The Native American in American Literature: A Selectively Annotated Bibliography

By Roger O. Rock | Go to book overview

Introduction: Beginning Literary Research on Native Americans

Research on American Indians poses some unusual problems for students of literature. Mainstream critical works in American literature that consider the literary treatment of the American Indian more frequently deal with the Indian as a subtopic than as a major focus of study, so one must learn to pay more attention to chapter headings than to book titles. Then, too, much of the scholarship involving Native American literature (Indian authors), and to some extent the treatment of Indians in literature, has not been accomplished by students of literature but by linguists, cultural anthropologists, educators, folklorists, historians and others whose domains fall outside the humanities. Consequently, conventional sources often have little pertinent information in them, while sources outside the discipline may offer a great deal of it.

The situation, of course, is changing. Indian literature is beginning to move toward the niche it deserves in American arts and letters, an Indian treatment in literature is being reappraised in the light of modern literary open-mindedness. But the works of the past remain a tangle. This bibliography and the others recommended in the preface and in the introduction to the "Native American Literature" section should steer researchers through most of the problems, but for those who want to "light out for Indian territory" on their own, here are some bits of wisdom on doing research on Indians in literature that were acquired the hard way.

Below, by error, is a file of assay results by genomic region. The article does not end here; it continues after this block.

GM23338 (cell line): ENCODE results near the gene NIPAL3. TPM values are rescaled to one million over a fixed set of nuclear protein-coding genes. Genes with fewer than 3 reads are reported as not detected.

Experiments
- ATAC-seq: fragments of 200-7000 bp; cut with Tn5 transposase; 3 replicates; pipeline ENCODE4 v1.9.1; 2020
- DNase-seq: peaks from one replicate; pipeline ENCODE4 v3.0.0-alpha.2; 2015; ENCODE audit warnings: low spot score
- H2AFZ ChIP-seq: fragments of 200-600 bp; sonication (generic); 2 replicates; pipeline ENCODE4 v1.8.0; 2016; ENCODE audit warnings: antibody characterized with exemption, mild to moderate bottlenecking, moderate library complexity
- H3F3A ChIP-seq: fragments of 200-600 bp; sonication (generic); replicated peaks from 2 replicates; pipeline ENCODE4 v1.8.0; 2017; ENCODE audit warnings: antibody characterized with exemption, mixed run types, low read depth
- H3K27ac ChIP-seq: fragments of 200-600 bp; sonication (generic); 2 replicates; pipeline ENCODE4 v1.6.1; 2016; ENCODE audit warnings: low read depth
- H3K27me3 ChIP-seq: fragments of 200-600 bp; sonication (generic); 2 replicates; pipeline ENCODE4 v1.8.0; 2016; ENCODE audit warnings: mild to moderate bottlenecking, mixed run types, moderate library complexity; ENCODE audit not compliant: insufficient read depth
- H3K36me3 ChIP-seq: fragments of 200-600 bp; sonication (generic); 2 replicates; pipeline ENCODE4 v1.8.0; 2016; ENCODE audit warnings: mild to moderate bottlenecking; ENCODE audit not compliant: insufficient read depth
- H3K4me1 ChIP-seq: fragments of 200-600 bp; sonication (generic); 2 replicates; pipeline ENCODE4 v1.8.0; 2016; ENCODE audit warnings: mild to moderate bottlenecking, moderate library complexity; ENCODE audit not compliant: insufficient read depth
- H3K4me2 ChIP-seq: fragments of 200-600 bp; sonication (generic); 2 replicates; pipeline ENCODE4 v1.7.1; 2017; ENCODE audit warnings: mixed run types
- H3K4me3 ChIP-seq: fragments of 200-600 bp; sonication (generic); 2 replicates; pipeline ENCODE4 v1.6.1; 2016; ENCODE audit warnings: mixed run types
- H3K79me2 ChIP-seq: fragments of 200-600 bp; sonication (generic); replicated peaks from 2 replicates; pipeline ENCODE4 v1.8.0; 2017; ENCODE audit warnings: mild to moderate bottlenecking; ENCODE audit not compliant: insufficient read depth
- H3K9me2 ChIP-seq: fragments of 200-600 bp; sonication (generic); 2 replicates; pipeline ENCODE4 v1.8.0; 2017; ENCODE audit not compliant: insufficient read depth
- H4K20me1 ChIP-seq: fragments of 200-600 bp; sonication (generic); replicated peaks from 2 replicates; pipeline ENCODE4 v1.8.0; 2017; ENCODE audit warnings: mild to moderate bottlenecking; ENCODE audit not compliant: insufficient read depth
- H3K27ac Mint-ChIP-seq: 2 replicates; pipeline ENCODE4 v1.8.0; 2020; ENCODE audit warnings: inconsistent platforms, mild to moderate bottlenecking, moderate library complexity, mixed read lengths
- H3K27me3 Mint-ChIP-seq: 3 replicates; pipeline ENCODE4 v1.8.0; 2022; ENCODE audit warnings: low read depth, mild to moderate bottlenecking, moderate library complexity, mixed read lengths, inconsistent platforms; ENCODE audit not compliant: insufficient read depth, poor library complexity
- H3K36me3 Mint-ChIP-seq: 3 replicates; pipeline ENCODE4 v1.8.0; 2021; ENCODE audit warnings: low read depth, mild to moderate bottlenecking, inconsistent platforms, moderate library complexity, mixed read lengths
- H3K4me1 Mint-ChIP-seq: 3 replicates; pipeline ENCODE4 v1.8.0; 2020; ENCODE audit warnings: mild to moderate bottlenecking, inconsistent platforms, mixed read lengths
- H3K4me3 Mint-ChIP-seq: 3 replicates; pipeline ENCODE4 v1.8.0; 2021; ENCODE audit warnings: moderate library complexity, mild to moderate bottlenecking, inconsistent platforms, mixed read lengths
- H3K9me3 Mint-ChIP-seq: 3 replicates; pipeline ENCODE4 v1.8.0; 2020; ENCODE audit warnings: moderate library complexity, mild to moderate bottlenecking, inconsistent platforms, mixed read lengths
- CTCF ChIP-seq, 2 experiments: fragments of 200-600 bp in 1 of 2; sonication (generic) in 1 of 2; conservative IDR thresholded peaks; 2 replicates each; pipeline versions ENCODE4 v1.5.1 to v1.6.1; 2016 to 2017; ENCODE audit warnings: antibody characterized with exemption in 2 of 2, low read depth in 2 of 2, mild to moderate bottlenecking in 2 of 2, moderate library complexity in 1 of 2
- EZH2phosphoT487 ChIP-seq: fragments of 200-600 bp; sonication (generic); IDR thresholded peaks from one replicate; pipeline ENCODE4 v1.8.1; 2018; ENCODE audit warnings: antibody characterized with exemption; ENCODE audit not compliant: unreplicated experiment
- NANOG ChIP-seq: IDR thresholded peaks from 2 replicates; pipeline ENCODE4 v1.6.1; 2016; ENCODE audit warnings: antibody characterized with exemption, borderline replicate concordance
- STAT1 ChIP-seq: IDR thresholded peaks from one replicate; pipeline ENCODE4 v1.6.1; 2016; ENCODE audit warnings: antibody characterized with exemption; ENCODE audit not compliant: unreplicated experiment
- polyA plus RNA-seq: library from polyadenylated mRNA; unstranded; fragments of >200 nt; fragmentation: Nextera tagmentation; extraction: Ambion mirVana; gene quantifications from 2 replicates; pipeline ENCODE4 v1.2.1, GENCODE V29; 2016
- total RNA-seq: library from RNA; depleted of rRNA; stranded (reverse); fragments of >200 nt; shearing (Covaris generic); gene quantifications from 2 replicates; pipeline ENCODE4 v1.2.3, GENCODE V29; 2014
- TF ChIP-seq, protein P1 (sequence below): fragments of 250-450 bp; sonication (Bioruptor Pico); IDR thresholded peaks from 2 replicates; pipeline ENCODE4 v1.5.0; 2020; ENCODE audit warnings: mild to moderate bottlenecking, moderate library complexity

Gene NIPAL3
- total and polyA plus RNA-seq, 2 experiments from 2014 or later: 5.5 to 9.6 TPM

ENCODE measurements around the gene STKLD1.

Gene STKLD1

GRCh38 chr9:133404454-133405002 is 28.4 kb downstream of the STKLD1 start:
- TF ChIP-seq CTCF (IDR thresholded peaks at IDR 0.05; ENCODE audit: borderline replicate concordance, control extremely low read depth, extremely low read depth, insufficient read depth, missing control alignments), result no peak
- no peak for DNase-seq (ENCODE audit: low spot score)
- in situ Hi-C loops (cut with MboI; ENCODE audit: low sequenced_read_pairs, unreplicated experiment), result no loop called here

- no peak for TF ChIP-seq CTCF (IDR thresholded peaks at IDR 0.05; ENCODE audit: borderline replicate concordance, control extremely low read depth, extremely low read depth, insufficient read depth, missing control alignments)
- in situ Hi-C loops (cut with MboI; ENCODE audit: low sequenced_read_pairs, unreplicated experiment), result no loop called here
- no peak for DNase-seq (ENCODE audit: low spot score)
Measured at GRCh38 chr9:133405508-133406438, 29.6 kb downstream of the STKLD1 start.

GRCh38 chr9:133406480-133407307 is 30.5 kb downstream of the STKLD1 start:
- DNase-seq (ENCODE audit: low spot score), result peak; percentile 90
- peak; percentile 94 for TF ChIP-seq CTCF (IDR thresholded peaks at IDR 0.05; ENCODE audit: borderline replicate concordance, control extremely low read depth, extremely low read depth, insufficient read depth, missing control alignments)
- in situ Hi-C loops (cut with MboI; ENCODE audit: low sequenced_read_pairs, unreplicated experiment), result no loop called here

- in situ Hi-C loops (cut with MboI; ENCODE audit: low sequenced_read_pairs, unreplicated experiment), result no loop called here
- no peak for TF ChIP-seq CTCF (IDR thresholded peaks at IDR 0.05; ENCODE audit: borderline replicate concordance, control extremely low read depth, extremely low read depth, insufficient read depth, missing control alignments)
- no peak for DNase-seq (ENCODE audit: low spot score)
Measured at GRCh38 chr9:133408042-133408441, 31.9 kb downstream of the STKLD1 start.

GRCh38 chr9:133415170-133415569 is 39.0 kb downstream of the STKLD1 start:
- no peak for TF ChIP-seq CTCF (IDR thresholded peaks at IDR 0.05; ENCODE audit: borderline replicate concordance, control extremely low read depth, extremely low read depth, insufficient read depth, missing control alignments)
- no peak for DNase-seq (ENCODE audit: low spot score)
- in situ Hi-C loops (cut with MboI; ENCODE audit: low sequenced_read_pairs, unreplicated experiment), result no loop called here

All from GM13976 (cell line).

Two of the most important names any researcher must know for doing any kind of research are Wilson and Bowker, publishers respectively of The Reader's Guide to Periodical Literature ( 1900--) and Books in Print ( 1956--), which generally are the first two stops on any quest for basic information. "Indians, Bibliographies", "Indians in Literature", "Indian Literature", "Indian Legends", and "Indians, Folklore", are among relevant subject headings in both references. Not only do these books list virtually everything published for common consumption, but even the smallest of libraries is likely to have them.

-xv-

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The Native American in American Literature: A Selectively Annotated Bibliography
Table of contents

Table of contents

  • Title Page iii
  • Contents vii
  • Preface ix
  • Acknowledgments xiii
  • Introduction: Beginning Literary Research on Native Americans xv
  • Bibliographies 3
  • The Indian in Literature 56
  • Native American Literature 99
  • Author Index 183
  • Subject Index 196
  • About the Compiler *
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